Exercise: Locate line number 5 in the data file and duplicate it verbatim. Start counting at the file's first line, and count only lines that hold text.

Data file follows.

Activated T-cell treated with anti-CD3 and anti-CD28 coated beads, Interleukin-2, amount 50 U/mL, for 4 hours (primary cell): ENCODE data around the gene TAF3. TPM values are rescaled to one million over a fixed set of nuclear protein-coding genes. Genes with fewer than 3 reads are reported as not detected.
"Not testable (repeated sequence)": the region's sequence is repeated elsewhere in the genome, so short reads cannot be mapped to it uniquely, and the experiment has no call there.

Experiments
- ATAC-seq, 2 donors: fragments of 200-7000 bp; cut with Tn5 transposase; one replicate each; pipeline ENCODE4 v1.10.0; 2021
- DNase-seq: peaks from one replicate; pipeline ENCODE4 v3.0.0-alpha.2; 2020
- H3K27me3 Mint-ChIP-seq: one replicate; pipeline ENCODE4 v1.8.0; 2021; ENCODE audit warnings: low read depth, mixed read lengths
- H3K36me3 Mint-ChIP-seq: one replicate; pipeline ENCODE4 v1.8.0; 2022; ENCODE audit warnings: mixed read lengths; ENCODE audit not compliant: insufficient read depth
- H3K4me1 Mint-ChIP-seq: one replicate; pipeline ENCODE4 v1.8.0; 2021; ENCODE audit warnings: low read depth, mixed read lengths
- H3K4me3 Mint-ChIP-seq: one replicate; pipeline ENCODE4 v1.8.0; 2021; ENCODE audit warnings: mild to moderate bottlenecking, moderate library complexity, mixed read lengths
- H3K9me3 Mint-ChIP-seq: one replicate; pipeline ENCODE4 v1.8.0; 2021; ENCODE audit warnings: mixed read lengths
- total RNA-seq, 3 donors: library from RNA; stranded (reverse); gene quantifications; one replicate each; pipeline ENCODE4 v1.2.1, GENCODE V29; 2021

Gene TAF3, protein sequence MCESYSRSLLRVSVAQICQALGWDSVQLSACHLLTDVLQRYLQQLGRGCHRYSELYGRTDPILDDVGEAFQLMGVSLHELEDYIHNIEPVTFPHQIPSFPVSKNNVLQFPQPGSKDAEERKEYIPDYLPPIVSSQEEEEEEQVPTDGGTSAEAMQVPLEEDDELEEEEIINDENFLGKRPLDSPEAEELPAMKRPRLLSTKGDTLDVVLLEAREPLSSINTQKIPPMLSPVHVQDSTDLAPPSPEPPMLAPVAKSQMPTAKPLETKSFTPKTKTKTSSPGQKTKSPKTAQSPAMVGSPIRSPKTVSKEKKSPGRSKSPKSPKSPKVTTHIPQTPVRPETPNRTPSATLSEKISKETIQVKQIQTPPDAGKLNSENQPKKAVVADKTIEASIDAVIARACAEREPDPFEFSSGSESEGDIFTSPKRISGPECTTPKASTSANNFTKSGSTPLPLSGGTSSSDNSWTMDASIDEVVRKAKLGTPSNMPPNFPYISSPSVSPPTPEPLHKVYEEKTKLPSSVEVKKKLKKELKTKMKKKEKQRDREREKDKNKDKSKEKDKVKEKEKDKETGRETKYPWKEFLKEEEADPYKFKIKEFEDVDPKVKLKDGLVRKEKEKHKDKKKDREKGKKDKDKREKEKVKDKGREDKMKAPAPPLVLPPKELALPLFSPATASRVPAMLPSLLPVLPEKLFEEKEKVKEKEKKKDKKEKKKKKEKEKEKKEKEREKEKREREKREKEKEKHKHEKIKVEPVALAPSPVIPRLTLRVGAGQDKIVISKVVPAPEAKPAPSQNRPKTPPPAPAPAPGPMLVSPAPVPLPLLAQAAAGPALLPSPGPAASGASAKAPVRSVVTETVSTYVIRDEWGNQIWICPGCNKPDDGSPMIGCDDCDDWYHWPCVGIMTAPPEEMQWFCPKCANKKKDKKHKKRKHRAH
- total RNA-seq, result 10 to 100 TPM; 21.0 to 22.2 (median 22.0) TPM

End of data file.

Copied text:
- DNase-seq: peaks from one replicate; pipeline ENCODE4 v3.0.0-alpha.2; 2020